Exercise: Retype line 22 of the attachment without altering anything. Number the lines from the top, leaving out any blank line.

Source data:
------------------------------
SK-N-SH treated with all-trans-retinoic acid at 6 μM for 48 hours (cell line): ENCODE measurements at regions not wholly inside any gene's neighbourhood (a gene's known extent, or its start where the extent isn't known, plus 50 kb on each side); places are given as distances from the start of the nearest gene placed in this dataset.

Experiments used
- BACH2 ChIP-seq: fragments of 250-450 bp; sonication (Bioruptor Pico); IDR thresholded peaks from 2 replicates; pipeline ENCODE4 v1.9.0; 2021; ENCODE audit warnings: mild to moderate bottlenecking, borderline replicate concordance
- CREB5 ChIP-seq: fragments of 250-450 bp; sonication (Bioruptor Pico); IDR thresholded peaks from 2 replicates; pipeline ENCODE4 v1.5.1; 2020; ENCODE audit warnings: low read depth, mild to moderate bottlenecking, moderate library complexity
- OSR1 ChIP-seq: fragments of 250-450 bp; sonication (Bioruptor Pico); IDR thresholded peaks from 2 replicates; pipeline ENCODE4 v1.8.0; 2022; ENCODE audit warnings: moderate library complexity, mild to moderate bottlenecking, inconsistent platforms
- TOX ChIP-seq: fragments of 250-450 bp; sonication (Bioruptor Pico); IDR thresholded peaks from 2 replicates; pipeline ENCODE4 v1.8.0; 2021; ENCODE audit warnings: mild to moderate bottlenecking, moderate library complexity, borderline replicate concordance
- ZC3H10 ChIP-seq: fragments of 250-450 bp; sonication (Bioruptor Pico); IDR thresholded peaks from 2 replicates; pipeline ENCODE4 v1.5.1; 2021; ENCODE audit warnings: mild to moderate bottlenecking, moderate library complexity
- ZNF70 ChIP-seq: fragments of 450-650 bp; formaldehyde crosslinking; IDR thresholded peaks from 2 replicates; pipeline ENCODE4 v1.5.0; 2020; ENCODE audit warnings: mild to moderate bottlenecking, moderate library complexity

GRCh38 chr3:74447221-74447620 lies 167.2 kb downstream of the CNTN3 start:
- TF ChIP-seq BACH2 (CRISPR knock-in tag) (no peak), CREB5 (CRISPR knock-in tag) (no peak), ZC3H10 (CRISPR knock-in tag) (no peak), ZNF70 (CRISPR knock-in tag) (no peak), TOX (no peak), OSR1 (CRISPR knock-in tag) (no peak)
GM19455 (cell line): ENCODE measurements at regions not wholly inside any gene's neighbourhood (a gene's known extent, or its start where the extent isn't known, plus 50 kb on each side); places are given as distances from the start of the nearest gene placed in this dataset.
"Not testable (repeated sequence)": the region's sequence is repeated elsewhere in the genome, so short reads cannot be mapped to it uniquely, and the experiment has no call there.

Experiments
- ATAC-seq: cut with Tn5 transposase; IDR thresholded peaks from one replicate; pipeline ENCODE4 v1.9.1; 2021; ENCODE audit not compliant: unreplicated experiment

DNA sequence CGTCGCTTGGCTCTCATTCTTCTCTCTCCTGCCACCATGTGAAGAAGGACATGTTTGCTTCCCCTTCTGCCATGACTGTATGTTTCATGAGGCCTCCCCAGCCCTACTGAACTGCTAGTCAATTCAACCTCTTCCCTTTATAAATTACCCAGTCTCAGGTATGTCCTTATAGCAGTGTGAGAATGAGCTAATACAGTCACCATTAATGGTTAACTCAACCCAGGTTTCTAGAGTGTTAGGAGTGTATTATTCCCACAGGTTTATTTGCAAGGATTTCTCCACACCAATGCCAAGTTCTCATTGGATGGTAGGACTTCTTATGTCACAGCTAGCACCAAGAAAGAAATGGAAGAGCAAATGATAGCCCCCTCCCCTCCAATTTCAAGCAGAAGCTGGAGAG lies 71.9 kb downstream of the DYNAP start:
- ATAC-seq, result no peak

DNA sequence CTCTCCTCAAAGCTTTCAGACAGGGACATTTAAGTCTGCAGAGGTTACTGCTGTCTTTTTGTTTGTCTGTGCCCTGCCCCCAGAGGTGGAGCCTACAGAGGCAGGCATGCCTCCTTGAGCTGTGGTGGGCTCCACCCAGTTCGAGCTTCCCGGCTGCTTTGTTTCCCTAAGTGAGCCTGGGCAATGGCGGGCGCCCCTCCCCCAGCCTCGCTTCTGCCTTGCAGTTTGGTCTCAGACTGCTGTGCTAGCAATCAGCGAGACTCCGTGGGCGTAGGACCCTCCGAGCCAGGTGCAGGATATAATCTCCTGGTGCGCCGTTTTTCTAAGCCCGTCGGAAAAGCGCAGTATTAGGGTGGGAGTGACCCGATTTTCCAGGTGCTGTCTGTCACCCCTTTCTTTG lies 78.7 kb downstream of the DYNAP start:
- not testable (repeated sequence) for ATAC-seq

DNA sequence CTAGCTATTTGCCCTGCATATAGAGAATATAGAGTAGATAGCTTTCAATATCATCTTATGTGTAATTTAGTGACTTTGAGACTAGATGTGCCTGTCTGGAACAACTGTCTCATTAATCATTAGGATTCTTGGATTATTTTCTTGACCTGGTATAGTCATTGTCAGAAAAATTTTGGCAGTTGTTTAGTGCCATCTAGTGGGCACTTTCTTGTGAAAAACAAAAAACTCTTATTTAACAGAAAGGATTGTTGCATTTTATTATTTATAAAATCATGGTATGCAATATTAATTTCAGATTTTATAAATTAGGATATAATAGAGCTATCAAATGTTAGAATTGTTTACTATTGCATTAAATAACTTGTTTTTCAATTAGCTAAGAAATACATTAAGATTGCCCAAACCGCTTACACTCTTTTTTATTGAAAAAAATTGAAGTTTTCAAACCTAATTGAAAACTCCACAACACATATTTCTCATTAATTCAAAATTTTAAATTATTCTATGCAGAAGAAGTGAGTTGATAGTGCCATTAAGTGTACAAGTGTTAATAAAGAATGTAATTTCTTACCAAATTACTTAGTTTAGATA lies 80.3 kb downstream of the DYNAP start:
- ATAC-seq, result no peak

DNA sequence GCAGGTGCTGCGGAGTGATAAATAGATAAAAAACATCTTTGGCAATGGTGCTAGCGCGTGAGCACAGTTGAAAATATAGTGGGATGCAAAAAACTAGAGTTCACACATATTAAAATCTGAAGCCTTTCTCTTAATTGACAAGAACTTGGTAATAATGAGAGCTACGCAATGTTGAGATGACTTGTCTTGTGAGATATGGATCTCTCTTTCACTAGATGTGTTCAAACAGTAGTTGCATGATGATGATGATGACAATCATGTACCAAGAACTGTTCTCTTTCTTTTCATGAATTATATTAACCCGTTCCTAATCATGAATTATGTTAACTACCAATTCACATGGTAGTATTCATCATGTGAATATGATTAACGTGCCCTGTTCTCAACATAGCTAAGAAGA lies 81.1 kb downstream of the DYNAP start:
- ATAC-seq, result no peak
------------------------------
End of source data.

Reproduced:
- ATAC-seq, result no peak